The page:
Posted by Doug on January 8, 2007
Disclaimer: I have a profound lack of understanding about the relationships between and the incentives of the various power brokers in this smoke-filled room. So anything I say in this post is possibly misinformed. The following is just my own attempt to make sense of things. Please chime in to correct any misstatements I make.
All that said, here is a very interesting article from Yahoo! Sports about why there is no college football playoff. It's a long article and, as you would expect, the situation is pretty complicated. But here is what I took from it.
The Big 10 commissioner, Jim Delany, is the key figure. He doesn't care about college football in general; he only cares about the Big 10, as well he should. But apparently, he's powerful enough to essentially veto any potential playoff system that doesn't benefit the Big 10 as much as the current system does. And, because Delany is such a good negotiator, the current system is pretty sweet for the Big 10.
So where does all his power come from? Here is a quote from the article:
Delany declared last year that the Big Ten, Pac-10 and Rose Bowl would abandon its BCS partners if they took even the slightest step toward a playoff.
My first reaction is: don't let the door hit you on the way out.
On second thought, though, it's not clear that the meta-conference consisting of the ACC, Big12, SEC, and Big East would win this power struggle. Under this scenario, there might be some sort of playoff involving everyone except the Big 10 and Pac 10. Then there would be a Rose Bowl pitting the Big 10 and Pac 10 champions, or possibly even a playoff among more than two of the top teams from those conferences. It might look an awful lot like 2003, when USC and Michigan played in the Rose and LSU and Oklahoma played in the official championship game.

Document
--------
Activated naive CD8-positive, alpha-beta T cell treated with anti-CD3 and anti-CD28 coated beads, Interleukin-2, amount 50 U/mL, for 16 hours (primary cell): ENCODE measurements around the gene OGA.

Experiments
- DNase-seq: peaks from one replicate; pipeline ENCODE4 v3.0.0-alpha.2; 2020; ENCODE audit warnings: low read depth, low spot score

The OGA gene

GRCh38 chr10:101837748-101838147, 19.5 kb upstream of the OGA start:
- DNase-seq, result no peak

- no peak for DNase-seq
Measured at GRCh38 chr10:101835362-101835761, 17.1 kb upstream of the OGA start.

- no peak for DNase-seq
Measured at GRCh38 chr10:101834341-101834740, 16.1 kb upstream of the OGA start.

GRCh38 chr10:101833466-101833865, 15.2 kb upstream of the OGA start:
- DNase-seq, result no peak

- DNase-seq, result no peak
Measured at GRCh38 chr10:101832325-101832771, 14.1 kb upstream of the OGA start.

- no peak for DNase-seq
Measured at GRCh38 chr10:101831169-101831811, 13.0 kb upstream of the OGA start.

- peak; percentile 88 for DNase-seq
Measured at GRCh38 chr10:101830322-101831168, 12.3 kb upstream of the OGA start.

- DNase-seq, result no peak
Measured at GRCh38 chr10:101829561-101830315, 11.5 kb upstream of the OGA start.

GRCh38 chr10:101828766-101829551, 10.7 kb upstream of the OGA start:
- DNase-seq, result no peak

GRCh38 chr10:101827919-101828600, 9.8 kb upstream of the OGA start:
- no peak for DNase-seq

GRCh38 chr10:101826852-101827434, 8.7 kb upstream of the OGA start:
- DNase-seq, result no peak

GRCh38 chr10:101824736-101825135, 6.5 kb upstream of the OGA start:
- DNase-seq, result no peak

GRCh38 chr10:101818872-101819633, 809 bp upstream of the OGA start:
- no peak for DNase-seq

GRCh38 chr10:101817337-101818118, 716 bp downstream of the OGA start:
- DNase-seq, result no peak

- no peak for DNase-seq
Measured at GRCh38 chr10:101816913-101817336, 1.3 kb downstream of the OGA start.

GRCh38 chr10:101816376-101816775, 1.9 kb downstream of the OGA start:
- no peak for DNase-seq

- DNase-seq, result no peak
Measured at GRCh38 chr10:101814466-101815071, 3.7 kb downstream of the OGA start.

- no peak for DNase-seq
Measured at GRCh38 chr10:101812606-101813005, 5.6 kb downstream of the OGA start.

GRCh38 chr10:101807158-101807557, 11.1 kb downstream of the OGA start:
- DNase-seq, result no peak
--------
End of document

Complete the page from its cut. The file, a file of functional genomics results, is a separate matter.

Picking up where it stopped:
Now, suppose you're FOX or ABC and you're negotiating the contract for the 4-team or 8-team non-Rose playoff. You may have the #1 and #2 teams in the country in your playoff, but you may not. And even if you do, there is a decent chance that one or both of them would get eliminated before the championship, leaving the Rose Bowl looking nearly as legitimate as your title tilt. This season, what if LSU and Louisville were playing in your championiship game while USC and Ohio State were playing in the Rose? Not good. And the more grave concern would be the kind of scenario that would have unfolded if USC hadn't lost to UCLA this year: the Rose Bowl gets #1 and #2, while numbers 3, 5, 7, 8, 9, 10, 11, and 12 play in your playoff. That's a disaster.
Of course, it's also a potential disaster for whoever owns the rights to the Rose Bowl, which makes this a risky strategy by Delany. Success is cyclical and virtually all of the Big 10's and Pac 10's BCS success is attributable to just two schools. During the first few years of the BCS, the 10s Big and Pac were no more relevant than the modern-day Big East.
It seems to me that the real heart of the matter is the Pac 10. While the Big 10, Pac 10, and Rose Bowl together make a formidable alliance, the Big 10 on its own is powerless. So the question is: once the current Rose Bowl agreement expires, what's in it for the Pac 10? What incentive do they have to hang with Delany while the other five conferences back a dumptruck full of money into their driveway?
Overall, though, the Yahoo! article reinforces what I've always thought: a playoff is coming. Slowly, but it's coming. The current system is better than what we had ten years ago, but not as good as what we'll have ten years from now. I wish those tens were twos, but I'll live.